University of Wisconsin–Marshfield/Wood County

From Wikipedia, the free encyclopedia
Jump to: navigation, search

The University of Wisconsin–Marshfield/Wood County, part of the University of Wisconsin Colleges, is a campus of the University of Wisconsin System located in Marshfield, Wisconsin, USA.


Originally an extension of the University of Wisconsin–Madison, the school began in 1963 with three buildings.[1] Three more buildings were constructed in 1971.[1] The University of Wisconsin System was formed in 1973,[1] with UW–Marshfield/ Wood County as one of 14 charter University of Wisconsin Center two-year campuses.[1]


One of 13 freshman-sophomore campuses of the UW Colleges, UW–Marshfield/Wood County offers a general education associate degree and is one of six UW Colleges campuses that offer a Bachelor in Applied Arts and Sciences (BAAS) degree. After beginning studies at UW–Marshfield/Wood County, students may transfer to other UW System institutions and to colleges and universities throughout the country to complete their bachelor's degrees, or complete the BAAS at Marshfield/Wood County.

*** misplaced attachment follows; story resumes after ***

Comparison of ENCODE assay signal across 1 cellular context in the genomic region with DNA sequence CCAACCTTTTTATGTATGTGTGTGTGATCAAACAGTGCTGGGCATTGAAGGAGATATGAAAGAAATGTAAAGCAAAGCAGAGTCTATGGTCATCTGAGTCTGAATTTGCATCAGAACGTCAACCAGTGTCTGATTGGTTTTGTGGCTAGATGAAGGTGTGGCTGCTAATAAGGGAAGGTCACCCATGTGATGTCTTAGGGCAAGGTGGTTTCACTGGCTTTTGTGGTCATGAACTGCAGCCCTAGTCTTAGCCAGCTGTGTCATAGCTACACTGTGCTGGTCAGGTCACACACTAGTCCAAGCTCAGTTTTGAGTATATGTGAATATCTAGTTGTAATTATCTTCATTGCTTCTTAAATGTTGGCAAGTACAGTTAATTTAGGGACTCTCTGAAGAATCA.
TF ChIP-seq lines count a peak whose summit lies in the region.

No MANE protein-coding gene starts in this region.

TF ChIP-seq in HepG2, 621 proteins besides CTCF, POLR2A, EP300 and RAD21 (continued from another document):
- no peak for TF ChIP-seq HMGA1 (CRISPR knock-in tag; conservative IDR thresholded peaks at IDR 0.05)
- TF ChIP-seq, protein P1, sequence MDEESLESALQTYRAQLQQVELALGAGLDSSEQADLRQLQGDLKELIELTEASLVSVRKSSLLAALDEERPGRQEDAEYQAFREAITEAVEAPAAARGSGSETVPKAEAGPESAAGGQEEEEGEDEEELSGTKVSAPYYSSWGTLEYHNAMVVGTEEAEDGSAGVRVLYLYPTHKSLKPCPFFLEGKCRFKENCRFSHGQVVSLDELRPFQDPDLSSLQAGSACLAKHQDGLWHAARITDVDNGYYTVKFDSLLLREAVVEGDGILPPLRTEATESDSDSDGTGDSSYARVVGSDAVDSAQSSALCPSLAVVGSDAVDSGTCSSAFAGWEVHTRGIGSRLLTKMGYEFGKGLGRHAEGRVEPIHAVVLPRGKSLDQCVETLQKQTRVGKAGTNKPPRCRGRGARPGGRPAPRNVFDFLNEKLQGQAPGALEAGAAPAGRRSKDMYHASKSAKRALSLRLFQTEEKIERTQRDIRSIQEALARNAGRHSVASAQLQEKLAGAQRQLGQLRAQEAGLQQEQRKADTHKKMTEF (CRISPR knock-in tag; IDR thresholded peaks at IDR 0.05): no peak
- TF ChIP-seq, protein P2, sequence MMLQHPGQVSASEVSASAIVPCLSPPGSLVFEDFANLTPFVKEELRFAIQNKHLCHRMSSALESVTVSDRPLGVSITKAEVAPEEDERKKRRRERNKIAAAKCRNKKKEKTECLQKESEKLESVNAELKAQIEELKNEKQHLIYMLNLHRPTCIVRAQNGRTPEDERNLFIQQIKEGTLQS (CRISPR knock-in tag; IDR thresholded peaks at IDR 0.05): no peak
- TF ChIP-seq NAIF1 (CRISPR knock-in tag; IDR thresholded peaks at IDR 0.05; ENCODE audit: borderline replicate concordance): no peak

The campus enrolls approximately 650 students per semester. As of August 1, 2011, the Dean and CEO is Patricia Stuhr, who is originally from Marshfield, Wisconsin, and is an alumna of the Marshfield/Wood County campus.


The campus, west of downtown Marshfield, Wisconsin, has a 114-acre (46 ha) arboretum, a 340-seat theater, an arts center and specialist science accommodation. The campus underwent a $5.1 million expansion and remodeling project in 1998.[1]


Students may compete in six varsity sports in the Wisconsin Collegiate Conference: women's volleyball, men and women's basketball, men and women's tennis, and men's golf. During the 2012 season, the women's volleyball won a share of the WCC Western Division Championship with a record of 9-2 (3-1).[citation needed] In the 2012-2013 season, the men's team finished with a record of 19-5 (9-1), winning the WCC Western Division title and advancing to the WCC State Tournament Final Four. That same year, the women's team finished with a record of 24-2 (19-1), winning the WCC regular season title and WCC State Championship.[citation needed]


  1. ^ a b c d e History at official website, Retrieved June 26, 2011.

External links[edit]